Link: Tails of Love – AARP Magazine – Lifestyle
Early Spring floods in 2007 had inundated the flat neighborhoods and farms around the eastern Indiana house of the Keesling family. Their home’s basement had taken on some 30,000 gallons of water, and a gasoline pump had been set up to empty it. After the family went to bed, a crack in the pump’s venting system caused carbon monoxide to pour into the home’s heat ducts.
Cathy Keesling had closed all the windows in the house, save one on the first floor where Winnie, the gray-and-black-striped cat the family had rescued from a barn years before, was sleeping. When deadly gas filled the house, Cathy’s teenage son, Michael, fell unconscious in the hallway. Cathy and her husband, Eric, were slowly sinking into unconsciousness as well. Winnie had been breathing the clear night air, so she was the only living creature in the house that could tell something was wrong. But rather than escaping through the open window, Winnie raced over to Cathy.
“Winnie was pulling my hair and yowling in my ear,” Cathy recalls of her normally mellow cat’s unusual behavior. “I would wake up and pass out again. Every time I passed out, Winnie would wake me up again.”
Cathy managed to rouse herself and dial 911, but the gas knocked her out before she could tell the operator what was going on. The dispatcher sent out a state trooper and sheriff’s deputies, who dragged the family onto the porch and into the fresh air. A firefighter found Winnie in a closet.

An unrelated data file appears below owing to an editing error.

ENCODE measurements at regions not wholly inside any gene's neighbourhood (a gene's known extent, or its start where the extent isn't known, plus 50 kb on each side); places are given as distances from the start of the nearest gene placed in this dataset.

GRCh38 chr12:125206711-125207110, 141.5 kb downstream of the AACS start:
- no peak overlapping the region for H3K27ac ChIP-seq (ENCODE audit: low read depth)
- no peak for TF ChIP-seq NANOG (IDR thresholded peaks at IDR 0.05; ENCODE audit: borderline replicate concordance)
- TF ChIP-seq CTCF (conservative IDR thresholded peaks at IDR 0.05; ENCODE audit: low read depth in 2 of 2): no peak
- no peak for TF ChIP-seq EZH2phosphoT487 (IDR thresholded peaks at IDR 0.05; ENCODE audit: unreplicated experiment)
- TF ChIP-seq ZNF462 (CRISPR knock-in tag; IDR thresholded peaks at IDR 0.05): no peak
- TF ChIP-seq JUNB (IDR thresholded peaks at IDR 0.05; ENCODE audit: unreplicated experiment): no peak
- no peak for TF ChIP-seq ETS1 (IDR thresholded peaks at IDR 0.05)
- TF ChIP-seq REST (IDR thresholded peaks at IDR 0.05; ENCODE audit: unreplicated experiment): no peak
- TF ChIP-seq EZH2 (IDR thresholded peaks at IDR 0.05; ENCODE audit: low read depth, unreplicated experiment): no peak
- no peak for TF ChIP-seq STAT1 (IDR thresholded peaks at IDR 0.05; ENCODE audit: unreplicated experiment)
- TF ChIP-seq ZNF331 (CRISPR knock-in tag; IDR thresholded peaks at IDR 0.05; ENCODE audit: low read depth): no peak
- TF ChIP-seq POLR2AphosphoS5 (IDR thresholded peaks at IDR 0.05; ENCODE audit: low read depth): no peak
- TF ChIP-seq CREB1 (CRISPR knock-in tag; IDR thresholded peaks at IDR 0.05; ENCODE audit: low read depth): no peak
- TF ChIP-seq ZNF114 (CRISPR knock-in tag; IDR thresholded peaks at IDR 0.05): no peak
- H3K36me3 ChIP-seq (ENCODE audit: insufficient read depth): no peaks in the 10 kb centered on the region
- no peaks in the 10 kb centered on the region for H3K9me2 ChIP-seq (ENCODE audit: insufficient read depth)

Everyone recovered after many hours in the hospital, where the dire nature of their situation became clear. “The deputy sheriff told me that if Winnie had waited five more minutes to get us up, we’d all be dead,” Cathy Keesling says. “I’m so proud of her.
“I guess because we saved her life, she saved ours.”
“The deputy sheriff told me that if Winnie had waited five more minutes to wake us up, we’d all be dead.”
For more stories: Tails of Love – AARP Magazine – Lifestyle
Four-year-old Charley, a West Highland white terrier in Atlanta, is not a search-and-rescue dog. In fact, when Charley made his lifesaving rescue last year, his owner wasn’t even aware that anyone needed help. One August day the little dog began urgently pacing and barking to be let out of the house. Owner Frances Gippert clicked Charley’s leash onto his collar and opened the front door. He dragged her away from their usual route and toward a yard three doors away, where Roy Monie lay semiconscious and badly bruised. Monie had fallen off a ladder and had suffered a brain hemorrhage. If Charley hadn’t found him—no one knows how—so that Gippert could call 911, Monie likely would have died. Since then, Monie and his family have embraced Gippert, who had lost both parents and her sister to cancer. Last year they all celebrated Christmas together. “This whole process has been very emotionally moving for me,” says Gippert, who was working from home after a difficult divorce. “It has changed my life. I just wanted to stay in my house, me and Charley,” she says. “Roy didn’t let that happen.”